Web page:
GFF3 Format

The official documentation for the GFF3 format can be found here

General Feature Format (GFF) is a tab-delimited text file that holds information any and every feature that can be applied to a nucleic acid or protein sequence. Everything from CDS, microRNAs, binding domains, ORFs, and more can be handled by this format. Unfortunately there have been many variations of the original GFF format and many have since become incompatible with each other. The latest accepted format (GFF3) has attempted to address many of the issues that were missing from previous versions.

GFF3 has 9 required fields, though not all are utilized (either blank or a default value of ‘.’).

  1. Sequence ID
  2. Source
    • Describes the algorithm or the procedure that generated this feature. Typically Genescane or Genebank, respectively.
  3. Feature Type
    • Describes what the feature is (mRNA, domain, exon, etc.).
    • These terms are constrained to the [Sequence Ontology terms](
  4. Feature Start
  5. Feature End
  6. Score
    • Typically E-values for sequence similarity and P-values for predictions.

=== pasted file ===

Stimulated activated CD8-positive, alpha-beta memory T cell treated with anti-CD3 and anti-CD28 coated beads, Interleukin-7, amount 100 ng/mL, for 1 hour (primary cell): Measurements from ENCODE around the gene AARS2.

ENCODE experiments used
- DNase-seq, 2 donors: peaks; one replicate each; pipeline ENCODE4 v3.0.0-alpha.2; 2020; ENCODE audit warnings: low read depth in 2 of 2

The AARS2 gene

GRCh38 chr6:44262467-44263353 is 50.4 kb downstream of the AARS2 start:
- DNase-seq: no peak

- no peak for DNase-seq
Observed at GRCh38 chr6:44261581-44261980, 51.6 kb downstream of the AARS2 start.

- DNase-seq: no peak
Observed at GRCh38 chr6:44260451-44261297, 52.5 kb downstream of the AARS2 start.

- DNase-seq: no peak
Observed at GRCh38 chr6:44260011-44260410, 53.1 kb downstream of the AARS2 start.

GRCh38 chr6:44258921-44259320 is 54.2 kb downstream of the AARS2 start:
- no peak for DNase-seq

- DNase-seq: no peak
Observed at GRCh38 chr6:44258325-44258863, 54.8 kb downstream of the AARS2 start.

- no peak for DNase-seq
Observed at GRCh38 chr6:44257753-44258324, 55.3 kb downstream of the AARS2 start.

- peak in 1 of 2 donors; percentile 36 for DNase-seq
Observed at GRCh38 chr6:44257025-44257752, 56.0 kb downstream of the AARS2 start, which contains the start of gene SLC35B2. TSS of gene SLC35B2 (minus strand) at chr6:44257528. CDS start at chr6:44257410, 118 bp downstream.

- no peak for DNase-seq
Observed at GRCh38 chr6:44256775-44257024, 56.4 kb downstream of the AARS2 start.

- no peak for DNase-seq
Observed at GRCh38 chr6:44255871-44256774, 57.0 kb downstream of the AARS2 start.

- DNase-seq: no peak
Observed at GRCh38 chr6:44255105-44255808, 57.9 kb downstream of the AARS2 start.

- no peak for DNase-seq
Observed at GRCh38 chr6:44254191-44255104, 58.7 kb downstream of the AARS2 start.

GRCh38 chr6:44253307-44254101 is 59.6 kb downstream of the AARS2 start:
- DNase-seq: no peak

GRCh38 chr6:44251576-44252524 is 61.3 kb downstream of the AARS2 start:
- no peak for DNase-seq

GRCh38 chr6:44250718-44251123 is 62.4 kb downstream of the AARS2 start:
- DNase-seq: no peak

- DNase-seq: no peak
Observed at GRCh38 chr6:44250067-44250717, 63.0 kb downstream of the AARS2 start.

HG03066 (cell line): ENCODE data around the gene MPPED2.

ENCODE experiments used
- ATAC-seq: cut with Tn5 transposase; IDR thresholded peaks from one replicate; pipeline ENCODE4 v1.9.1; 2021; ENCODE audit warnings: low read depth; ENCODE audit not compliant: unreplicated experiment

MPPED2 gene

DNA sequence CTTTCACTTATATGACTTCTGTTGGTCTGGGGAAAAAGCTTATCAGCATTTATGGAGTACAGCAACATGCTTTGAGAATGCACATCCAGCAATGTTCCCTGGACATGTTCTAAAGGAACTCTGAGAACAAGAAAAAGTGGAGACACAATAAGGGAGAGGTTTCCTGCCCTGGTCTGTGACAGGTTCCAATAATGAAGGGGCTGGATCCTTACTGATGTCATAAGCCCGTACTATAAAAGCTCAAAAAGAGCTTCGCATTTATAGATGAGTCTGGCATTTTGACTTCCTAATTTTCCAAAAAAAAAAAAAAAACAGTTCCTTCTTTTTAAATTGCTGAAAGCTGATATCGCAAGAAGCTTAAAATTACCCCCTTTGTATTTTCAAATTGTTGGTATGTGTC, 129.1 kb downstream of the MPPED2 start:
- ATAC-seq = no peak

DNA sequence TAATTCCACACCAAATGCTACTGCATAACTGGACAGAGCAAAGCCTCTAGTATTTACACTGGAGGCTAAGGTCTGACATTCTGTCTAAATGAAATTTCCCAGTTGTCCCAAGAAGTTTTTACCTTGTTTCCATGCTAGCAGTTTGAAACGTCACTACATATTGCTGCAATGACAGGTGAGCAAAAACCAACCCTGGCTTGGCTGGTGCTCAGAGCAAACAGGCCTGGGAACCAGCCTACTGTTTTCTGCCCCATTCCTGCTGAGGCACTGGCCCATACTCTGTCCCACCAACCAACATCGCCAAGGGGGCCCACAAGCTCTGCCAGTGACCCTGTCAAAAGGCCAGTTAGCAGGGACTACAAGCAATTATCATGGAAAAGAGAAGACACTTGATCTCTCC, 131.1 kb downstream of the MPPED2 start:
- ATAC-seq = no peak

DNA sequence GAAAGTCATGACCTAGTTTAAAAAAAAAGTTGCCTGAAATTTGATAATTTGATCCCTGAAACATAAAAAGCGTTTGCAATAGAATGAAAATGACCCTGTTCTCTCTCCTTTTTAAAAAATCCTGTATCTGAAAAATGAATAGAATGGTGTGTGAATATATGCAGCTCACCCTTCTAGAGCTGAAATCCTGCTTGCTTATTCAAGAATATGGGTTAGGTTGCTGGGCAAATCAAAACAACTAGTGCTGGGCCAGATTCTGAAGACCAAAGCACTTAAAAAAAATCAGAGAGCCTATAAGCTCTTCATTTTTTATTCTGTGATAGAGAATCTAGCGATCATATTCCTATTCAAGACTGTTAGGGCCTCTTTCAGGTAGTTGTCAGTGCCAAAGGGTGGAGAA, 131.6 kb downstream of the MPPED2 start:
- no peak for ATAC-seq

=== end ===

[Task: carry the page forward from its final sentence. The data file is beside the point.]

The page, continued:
7. Strand
  8. Phase
    • Indicates where the feature begins with reference to the reading frame. The phase is one of the integers 0, 1, or 2, indicating the number of bases that should be removed from the beginning of this feature to reach the first base of the next codon.
  9. Atributes
    • A semicolon-separated list of tag-value pairs, providing additional information about each feature. Some of these tags are predefined, e.g. ID, Name, Alias, Parent . You can see the full list [here](

GFF3 Example

The canonical gene can be represented by the following figure

The same information can be represented in GFF3 format:

What Software uses GFF3?

  • Any tool that requires information about gene position for analysis such as:
    • Mapping RNA-seq such as [Tophat](, [HTSeq](
    • Genome Browsers like [IGV](, [Gbrowse](, [UCSC](

How is this file generated?

  • Feature identification software report motifs/features in this format.
  • Almost all sequence annotation databases report in this format.

Let’s grab one!

Download it into your directory:

Take a look at it and see what it looks like!